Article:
Due to COVID, Singapore only allows travelers in if they’re coming for work, or are Singaporean citizen – with a handful of exceptions. Even if you can’t visit right now, it’s a good idea to get familiar with Singapore’s laws, so you don’t accidentally run afoul.
While Singapore is famous as being the cleanest, greenest, and wealthiest city in Southeast Asia, many travelers don’t realize that this is thanks in large part to incredibly strict laws. If you follow their rules, exploring this island/city/country is a fabulously rewarding experience! So read on to make sure you know how to keep out of trouble in Singapore!
How strict are they?
Let’s just say they’re strict. While you might not get hit with the harshest penalty, chances are if you blatantly violate their laws something will happen. The majority of the laws are focused on cleanliness and public order, so just act like you’re trying to impress your grandparents.
Here are some fineable offenses in Singapore:
- Feeding pigeons
- Bringing food or drink into public transport
- Not flushing a public toilet
- Smoking outside of designated areas
- Spitting in public
- Possessing pirated media or porn (including swimsuit magazines, and your internet browser cache)
- Bringing in electronic cigarettes or other nicotine products
- Bringing in chewing gum
- Criticizing the government
And this list is just common public offenses – there are other laws to maintain order in your private life. If you’re seen nude in your own home, that’s indecency. And god forbid you have drugs in your system. This is treated the same as bringing them into the country, so if you fail a drug test you could face jail time, regardless of if you actually did the drugs in Singapore.
No Food or Drink on Public Transportation
Singapore’s exceptional MRT train system is clean for a reason: no food or drinks of any kind are allowed. You can’t even even chew gum (which is itself a sticky subject – see below). This rule is strictly enforced, with CCTV and public officials vigilantly watching for law breakers. The fine can be a whopping 500SGD, and really, with such an efficient transport system and exceptional food scene, there’s no reason to debase yourself by eating in the MRT.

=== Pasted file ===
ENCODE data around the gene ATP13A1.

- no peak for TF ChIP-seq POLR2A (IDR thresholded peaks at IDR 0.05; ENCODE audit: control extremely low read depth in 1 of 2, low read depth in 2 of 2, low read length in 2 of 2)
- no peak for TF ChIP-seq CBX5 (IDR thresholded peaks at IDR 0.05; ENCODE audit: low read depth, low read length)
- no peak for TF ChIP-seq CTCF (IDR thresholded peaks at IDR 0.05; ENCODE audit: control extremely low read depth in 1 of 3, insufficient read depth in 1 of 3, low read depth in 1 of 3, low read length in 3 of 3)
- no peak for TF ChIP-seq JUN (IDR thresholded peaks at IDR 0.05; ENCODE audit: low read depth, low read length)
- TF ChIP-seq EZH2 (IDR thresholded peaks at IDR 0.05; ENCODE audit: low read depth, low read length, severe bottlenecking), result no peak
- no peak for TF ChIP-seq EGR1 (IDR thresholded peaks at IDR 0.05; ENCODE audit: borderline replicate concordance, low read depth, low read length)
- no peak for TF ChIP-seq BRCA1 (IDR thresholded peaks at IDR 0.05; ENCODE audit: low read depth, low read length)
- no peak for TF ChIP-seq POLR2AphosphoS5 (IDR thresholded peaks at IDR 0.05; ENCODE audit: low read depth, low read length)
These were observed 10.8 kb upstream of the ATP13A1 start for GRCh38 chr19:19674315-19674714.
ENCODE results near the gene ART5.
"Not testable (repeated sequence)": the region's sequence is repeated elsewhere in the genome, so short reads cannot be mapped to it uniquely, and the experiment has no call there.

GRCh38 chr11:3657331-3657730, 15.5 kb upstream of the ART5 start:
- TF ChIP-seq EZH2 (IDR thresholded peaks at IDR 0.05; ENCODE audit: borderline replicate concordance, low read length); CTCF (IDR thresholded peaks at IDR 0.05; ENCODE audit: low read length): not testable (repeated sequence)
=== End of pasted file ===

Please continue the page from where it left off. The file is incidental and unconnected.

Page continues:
While it’s a popular misconception that chewing gum is illegal in Singapore, bringing gum into the country is prohibited. Gum can only be purchased from a dentist or pharmacist after you’ve proven you need it for health reasons (remember, nicotine gum is illegal). They’ll also record your personal details. So while gum isn’t illegal per say, notice many places, like the MRT system, are “Gum-free zones”.
Singapore probably has stricter litter laws than you do in your house. Not only is it illegal to drop trash, but spitting, spitting out gum, and even tossing food to the pigeons can result in fines up to 2000SGD! Basically, just don’t leave anything on the ground or you’re sure to attract unwanted attention from public officials.
While smoking abounds in most of Southeast Asia, you’ll find this vice isn’t very common in Singapore. Cigarettes are exceedingly expensive here – and they don’t have any duty-free allowance, so you’ll be hit with a hefty tax if you try to bring any cigarettes into the country (even an open pack!). Don’t try to sneak them in undeclared either – luggage is scanned and there’s a 200SGD fine if you’re caught. The city has also made it incredibly inconvenient to smoke – it’s illegal to smoke indoors, on covered walkways, pedestrian bridges, within 15 feet of bus stops, and on most patios. If you don’t see a permanent ashtray, don’t try it.
While they’ve made smoking inconvenient, every other source of nicotine is explicitly banned. So forget about bringing in electronic cigarettes, chewing tobacco, or even nicotine gum and patches. It does make for a good way to quit cold turkey.